Digital Government Reference Library (DGRL) Version 15.5 Released

Version 15.5 of the Digital Government Reference Library (DGRL), which was previously named Electronic Government Reference Library (EGRL), has been published as of December 15, 2019. The library now contains 12,546 references of predominantly English-language, peer-reviewed work in the study domains of digital government, digital governance, and digital democracy.

This marks a 6.7% increase in references from version 15.0 (June of 2019) and a 11.9% increase from version 14.5 (December of 2018). This past publication period has yet been another good one for Digital Government-related publishing adding another 4-digit number (1,335) of new peer-reviewed academic references within the past 12 months.

The DGRL has become an indispensable tool for Digital Government scholars. In particular, reviewers of paper submissions are reported to rely heavily on this reference library. Packaged in a 19.1 MB zip file, bibTeX, RIS, and an Endnote Export versions are available. Mendeley or Zotero versions can easily be created by importing from RIS or bibTeX files. Please get back to us in case of any errors or omissions. Thank you for your interest and cooperation.

Please also note: The DGRL is provided on basis of self-service. Do not request any support.

Acknowledgement: No curator can do her work alone. Under the curator and editorship of Hans Jochen Scholl, the DGRL has been maintained and expanded over the years with the help of a team led by Jan Boyd and graduate student team members Colin Anderson, Emily Cunningham, Erika Deal, Gary Gao, Kreg Hasegawa, Jackie Holmes, Julia Hon, Christine Lee, Andrew Mckenna-Foster, Hannah Robinson, Richard Robohm, Kelle Rose, Stephanie Rossi, Christopher Setzer, and Daniel Wilson.

Citation: Scholl, H. J. (2019, 12/15/2019). The Digital Government Reference Library (DGRL). Versions 15.0—15.5. Retrieved from http://faculty.washington.edu/jscholl/dgrl/

Disaster Information Reference Library (DIRL) Version 2.0 Released

Version 2.0 is a semi-annual update of this reference library. It has been published as of November 15, 2019. The library now contains 2,881 references of predominantly English-language, peer-reviewed work in the study domains of disaster information and information technologies and their uses in the context of disasters. This represents an increase over the previous version of 328 references, or 13.7%).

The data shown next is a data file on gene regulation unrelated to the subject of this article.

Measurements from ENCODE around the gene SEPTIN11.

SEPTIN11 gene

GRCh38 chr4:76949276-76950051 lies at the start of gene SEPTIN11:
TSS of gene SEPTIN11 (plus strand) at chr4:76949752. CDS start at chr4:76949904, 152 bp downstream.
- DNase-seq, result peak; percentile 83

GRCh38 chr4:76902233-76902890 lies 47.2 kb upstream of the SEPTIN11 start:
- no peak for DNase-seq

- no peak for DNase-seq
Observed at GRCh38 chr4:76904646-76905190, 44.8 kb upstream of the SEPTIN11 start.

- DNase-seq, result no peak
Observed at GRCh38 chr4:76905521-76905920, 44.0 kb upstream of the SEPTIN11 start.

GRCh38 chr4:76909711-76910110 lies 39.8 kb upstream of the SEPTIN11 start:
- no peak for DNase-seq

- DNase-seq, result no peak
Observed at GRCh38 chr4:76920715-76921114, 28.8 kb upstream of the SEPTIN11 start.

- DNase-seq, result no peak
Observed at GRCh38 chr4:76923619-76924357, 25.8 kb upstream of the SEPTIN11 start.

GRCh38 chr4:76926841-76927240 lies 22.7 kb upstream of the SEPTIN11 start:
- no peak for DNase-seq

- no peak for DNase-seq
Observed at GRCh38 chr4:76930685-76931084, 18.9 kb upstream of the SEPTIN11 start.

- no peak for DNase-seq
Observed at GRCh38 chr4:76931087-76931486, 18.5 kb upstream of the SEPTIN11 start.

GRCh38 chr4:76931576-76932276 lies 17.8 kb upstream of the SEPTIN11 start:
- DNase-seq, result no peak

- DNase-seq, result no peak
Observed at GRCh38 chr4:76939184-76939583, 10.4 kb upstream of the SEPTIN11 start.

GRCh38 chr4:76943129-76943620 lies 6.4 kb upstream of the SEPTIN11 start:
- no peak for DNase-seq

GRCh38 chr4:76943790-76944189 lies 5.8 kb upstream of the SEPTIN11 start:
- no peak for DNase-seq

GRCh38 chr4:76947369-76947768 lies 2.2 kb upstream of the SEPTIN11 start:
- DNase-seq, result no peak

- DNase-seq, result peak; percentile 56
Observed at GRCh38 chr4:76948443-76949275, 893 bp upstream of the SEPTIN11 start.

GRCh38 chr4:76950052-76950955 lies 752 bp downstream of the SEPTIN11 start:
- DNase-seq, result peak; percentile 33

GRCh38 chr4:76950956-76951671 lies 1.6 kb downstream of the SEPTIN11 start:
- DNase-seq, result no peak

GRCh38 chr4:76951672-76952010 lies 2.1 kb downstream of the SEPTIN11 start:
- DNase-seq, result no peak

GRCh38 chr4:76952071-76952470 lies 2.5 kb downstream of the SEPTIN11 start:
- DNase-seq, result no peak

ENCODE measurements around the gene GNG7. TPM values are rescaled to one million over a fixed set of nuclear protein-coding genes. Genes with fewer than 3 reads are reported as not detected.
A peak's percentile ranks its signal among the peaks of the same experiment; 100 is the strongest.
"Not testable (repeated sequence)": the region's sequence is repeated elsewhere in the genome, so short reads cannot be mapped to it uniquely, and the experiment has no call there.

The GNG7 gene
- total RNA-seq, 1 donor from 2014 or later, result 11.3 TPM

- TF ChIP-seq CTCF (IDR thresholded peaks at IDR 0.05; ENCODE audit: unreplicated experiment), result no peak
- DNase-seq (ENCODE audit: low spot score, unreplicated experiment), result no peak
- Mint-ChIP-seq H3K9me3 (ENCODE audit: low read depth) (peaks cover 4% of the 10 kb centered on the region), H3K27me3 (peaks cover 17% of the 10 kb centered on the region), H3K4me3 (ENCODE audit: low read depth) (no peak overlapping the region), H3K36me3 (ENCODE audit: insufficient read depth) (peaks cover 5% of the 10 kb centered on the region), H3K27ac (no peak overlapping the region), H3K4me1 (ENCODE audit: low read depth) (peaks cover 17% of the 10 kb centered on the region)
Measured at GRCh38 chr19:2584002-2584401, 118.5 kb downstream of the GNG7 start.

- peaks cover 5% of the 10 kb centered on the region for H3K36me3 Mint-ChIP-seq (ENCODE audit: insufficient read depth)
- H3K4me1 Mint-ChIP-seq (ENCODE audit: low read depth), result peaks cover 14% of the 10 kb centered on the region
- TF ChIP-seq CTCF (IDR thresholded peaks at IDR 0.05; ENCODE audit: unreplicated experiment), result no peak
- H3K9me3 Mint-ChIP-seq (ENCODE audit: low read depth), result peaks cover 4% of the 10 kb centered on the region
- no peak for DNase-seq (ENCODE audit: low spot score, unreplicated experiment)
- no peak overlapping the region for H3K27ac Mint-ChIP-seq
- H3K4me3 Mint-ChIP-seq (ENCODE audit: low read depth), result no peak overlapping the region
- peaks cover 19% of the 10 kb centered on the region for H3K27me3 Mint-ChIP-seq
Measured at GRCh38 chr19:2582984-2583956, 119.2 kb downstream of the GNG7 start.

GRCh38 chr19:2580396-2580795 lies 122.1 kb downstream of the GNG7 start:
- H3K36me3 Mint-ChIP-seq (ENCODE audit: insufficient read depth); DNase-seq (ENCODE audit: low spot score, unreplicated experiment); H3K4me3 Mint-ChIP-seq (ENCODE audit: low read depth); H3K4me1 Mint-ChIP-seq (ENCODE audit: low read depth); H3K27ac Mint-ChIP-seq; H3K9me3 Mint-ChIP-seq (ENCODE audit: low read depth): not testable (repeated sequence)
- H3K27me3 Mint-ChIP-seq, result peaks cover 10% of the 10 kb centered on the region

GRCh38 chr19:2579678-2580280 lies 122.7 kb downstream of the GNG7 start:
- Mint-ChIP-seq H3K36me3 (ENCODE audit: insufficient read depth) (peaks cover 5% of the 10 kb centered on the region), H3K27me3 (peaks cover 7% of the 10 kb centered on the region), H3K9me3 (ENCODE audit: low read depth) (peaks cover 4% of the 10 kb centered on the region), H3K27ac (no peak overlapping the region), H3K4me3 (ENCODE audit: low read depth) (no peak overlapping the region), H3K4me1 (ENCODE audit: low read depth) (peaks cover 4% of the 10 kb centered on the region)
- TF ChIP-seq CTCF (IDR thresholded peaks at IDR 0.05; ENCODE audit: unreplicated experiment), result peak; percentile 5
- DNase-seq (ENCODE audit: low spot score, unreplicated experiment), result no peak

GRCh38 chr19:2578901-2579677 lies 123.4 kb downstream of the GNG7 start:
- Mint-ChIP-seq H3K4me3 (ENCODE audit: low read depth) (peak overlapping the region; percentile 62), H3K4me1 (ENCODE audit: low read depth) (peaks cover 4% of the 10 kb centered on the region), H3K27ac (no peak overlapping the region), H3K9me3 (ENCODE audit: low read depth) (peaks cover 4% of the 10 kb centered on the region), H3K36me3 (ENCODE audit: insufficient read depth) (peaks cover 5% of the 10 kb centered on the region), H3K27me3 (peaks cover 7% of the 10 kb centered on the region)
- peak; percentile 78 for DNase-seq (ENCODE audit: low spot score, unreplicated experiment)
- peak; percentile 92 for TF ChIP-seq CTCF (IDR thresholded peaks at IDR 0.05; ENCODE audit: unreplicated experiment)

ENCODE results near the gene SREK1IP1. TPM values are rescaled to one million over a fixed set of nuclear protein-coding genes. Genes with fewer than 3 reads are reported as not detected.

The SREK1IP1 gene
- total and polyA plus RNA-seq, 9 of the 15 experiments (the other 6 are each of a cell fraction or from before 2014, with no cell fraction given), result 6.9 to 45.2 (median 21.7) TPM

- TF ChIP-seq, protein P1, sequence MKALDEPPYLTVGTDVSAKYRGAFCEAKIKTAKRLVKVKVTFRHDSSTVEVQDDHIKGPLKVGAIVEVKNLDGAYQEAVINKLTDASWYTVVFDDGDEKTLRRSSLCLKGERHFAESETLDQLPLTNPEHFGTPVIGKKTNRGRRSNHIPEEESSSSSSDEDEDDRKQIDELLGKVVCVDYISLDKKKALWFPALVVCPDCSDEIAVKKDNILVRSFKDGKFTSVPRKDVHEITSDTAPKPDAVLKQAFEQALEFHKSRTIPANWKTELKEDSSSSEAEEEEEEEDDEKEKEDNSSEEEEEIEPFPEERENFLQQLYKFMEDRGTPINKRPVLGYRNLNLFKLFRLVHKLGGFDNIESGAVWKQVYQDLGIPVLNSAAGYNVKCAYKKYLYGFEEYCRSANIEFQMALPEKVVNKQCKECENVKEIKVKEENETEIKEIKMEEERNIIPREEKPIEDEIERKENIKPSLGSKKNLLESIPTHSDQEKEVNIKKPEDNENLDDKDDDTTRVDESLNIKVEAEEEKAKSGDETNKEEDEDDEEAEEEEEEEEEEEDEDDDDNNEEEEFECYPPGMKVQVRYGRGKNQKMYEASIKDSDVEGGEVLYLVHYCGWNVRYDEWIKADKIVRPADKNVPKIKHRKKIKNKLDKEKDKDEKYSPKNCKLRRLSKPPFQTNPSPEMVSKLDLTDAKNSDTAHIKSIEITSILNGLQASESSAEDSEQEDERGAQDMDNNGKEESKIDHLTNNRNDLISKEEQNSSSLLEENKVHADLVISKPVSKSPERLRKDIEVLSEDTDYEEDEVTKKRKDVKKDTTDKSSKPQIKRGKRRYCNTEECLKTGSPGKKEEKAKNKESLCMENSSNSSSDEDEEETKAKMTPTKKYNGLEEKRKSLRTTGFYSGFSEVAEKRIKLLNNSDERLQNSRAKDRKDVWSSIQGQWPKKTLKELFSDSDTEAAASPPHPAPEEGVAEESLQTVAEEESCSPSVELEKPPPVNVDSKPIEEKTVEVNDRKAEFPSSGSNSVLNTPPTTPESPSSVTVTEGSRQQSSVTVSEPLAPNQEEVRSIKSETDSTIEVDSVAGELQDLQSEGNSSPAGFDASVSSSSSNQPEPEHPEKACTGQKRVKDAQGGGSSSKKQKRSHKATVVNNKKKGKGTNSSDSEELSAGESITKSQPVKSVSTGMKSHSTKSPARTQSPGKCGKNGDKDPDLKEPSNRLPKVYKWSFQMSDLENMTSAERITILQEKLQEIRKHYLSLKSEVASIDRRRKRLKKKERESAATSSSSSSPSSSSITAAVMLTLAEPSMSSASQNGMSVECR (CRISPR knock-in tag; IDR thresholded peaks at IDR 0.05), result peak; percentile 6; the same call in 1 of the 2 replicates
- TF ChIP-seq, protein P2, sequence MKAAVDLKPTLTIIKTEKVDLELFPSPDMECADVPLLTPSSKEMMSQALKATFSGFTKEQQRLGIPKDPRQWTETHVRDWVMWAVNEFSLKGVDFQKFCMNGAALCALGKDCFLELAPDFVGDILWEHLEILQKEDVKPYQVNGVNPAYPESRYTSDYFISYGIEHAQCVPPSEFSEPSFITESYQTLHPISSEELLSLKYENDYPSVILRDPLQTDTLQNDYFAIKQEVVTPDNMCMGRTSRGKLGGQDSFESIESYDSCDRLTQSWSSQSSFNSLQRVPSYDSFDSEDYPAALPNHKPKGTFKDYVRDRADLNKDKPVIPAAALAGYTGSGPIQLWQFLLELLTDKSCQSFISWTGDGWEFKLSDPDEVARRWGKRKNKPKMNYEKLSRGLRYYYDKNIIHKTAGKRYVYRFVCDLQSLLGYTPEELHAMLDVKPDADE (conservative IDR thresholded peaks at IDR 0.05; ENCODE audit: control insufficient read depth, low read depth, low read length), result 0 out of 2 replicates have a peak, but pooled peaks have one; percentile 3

The DIRL is intended to become an indispensable tool for Disaster Information and Technology-interested scholars. In particular, reviewers of paper submissions may want to rely on this reference library. The revision history can be accessed here.

Packaged in a zip file, bibTeX, RIS as well as Endnote XML (enlx) and Endnote package (enlp) versions are available. Mendeley or Zotero versions can easily be created by importing from RIS or bibTeX files. Please get back to us in case of any errors or omissions. Thank you for your interest and cooperation. [Go to Download Site]

Please also note: The DIRL is provided on basis of self-service. Do not request any support.

Interview with Emergency Management Magazine at Govtech.com

Last week I was interviewed by the Emergency Management Magazine, a publication widely read by emergency responders nationwide. Based on my research projects on the subject over the past five years I summarized preparedness-related recommendations for the Pacific Northwest. The interview can be found under https://www.govtech.com/em/preparedness/Making-the-Case-for-More-Realistic-Disaster-Exercises.html

Digital Government Reference Library (DGRL) Version 15.0 Released

Version 15.0 of the Digital Government Reference Library (DGRL), which was previously named Electronic Government Reference Library (EGRL), has been published as of June 15, 2019. The library now contains 11,760 references of predominantly English-language, peer-reviewed work in the study domains of digital government, digital governance, and digital democracy.

This marks a 4.9% increase in references from version 14.5 (December of 2018) and a 14.2% increase from version 14.0 (June of 2018). This past publication period has yet been another good one for Digital Government-related publishing adding another 4-digit number (1,461) of new peer-reviewed academic references within the past 12 months.

The DGRL has become an indispensable tool for Digital Government scholars. In particular, reviewers of paper submissions are reported to rely heavily on this reference library. Packaged in a 12.1 MB zip file, bibTeXRIS, and an Endnote Export versions are available. Mendeley or Zotero versions can easily be created by importing from RIS or bibTeX files. Please get back to us in case of any errors or omissions. Thank you for your interest and cooperation.

Please also note: The DGRL is provided on basis of self-service. Do not request any support.

Acknowledgement: No curator can do her work alone. Under the curator and editorship of Hans Jochen Scholl, the DGRL has been maintained and expanded over the years with the help of a team led by Jan Boyd and graduate student team members Colin Anderson, Emily Cunningham, Erika Deal, Gary Gao, Kreg Hasegawa, Jackie Holmes, Julia Hon, Christine Lee, Andrew Mckenna-Foster, Hannah Robinson, Richard Robohm, Kelle Rose, Stephanie Rossi, Christopher Setzer, and Daniel Wilson.

Citation: Scholl, H. J. (2019, 06/15/2019). The Digital Government Reference Library (DGRL). Versions 15.0—15.5. Retrieved from http://faculty.washington.edu/jscholl/dgrl/